In addition to the seminars, the Maharishi School offers programs with graded courses. A tuition fee is charged for the graded programs and approximately 15,000 people have enrolled in such programs since 1972. Tuition at the Maharishi School ranged between $120 to $3,800, depending on the course, during the years at issue.
At the tax court hearing, the bulk of the Maharishi School's case consisted of testimony offered by several enrollees of the programs. Among those testifying was Tom Lane, a professor of art at the University of Minnesota, who said he took meditation courses and other advanced courses that reduced his stress and allowed him to be "extremely creative." Kevin Cashman, president of a consulting firm, Market Share, testified that he "benefitted personally over the years" from taking Maharishi School courses and had referred between seven and ten employees and clients to the Maharishi School programs. William Fox, a University of Minnesota student, testified that he had attended free seminars and then took a course. He said he "received a lot of psychological benefit in terms of stress management, and therefore, physical benefit." Fox said he slept and ate better. Mary Rogers, a realtor, testified that she took a seminar and other courses free of charge and that the teachings helped her "feel a great sense of calmness and inner peace." Jacqueline Reisberg, a 70-year-old retired classical singer and teacher at the school, testified that she and her family practice transcendental meditation. She credited transcendental meditation with enabling her to begin singing and performing again after her body was experiencing the residual effects of polio.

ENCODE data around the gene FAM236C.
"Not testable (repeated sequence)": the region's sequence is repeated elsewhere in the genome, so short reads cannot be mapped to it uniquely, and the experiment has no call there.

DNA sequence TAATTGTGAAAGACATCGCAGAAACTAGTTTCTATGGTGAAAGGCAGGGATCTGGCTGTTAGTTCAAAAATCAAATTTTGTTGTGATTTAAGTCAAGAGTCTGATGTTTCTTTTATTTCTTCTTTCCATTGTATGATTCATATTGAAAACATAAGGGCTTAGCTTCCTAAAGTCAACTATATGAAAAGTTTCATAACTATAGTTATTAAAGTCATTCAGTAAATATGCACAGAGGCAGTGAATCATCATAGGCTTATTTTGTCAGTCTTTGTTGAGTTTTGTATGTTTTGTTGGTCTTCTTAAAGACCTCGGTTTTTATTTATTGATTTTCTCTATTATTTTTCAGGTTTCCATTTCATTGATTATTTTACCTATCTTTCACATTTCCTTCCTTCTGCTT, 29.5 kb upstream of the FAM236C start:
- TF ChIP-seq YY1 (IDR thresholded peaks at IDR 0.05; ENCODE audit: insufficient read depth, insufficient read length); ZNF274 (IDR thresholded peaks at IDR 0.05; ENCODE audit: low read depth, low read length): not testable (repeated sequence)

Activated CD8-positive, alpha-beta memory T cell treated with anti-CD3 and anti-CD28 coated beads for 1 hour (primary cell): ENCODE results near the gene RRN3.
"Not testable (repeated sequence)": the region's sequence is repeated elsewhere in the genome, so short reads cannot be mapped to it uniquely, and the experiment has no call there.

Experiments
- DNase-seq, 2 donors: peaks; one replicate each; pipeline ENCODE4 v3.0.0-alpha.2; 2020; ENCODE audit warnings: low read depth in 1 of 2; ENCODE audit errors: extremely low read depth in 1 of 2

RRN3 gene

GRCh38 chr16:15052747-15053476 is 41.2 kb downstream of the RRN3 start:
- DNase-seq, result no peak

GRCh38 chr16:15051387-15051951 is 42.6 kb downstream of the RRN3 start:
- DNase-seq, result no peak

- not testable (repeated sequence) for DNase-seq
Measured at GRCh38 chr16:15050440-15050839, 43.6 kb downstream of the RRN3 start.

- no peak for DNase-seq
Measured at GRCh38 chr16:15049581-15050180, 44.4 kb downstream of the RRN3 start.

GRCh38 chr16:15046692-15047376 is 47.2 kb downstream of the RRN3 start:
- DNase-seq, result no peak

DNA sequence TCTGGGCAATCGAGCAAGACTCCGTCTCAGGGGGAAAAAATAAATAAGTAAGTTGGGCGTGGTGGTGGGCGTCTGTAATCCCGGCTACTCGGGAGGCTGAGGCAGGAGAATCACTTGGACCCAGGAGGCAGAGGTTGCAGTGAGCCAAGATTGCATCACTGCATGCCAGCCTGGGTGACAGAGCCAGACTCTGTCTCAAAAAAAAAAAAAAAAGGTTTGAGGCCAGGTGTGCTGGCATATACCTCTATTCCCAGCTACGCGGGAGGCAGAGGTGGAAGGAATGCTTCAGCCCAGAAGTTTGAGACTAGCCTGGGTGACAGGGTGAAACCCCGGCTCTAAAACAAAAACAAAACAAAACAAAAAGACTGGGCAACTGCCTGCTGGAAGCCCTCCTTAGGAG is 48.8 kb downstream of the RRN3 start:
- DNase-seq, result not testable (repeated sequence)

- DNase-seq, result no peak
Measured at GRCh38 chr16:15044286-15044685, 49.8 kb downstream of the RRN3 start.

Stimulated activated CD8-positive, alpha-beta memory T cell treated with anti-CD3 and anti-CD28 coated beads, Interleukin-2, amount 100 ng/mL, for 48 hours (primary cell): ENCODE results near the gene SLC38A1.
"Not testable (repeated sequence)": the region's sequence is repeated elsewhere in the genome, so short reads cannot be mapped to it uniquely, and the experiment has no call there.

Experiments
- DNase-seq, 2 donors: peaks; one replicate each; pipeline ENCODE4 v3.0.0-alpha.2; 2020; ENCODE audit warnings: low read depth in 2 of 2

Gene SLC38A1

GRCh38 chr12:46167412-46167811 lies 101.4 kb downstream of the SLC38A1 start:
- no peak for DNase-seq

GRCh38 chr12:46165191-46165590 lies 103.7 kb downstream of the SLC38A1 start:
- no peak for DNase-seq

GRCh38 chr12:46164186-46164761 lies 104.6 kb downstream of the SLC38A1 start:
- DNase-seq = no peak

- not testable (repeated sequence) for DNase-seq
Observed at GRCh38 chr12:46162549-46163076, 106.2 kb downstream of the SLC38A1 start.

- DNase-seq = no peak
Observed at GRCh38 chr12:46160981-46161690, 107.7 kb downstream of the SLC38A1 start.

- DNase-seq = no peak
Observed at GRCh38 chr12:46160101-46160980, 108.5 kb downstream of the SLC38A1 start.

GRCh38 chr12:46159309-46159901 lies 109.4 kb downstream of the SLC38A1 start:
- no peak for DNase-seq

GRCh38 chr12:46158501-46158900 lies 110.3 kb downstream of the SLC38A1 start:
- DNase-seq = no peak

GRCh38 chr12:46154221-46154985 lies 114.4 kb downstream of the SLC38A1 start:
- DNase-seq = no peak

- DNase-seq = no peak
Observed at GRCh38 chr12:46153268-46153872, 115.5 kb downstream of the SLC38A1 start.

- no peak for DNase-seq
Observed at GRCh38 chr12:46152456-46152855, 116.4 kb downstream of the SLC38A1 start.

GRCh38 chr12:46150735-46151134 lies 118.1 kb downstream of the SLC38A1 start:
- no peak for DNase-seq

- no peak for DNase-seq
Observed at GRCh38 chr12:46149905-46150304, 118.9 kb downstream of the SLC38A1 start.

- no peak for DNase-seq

Our review of tax court decisions is limited by statute to determining: 1) whether the tax court lacked jurisdiction; 2) whether the tax court's decision was supported by the evidence or conformed with the law; or 3) whether the tax court made an error of law. Questar Data Sys., Inc. v. Commissioner of Revenue, 549 N.W.2d 925, 927-28 (Minn. 1996) (citing Homart Dev. Co. v. County of Hennepin, 538 N.W.2d 907, 910 (Minn. 1995)). "Where sufficient evidence exists upon which the tax court could reasonably base its conclusion, this court will uphold the tax court decision." Chateau Community Hous. Ass'n, Inc. v. County of Hennepin, 452 N.W.2d 240, 242 (Minn. 1990). The "[d]etermination of whether sufficient evidence exists rests on the particular facts of each case." Id. at 243 (citation omitted).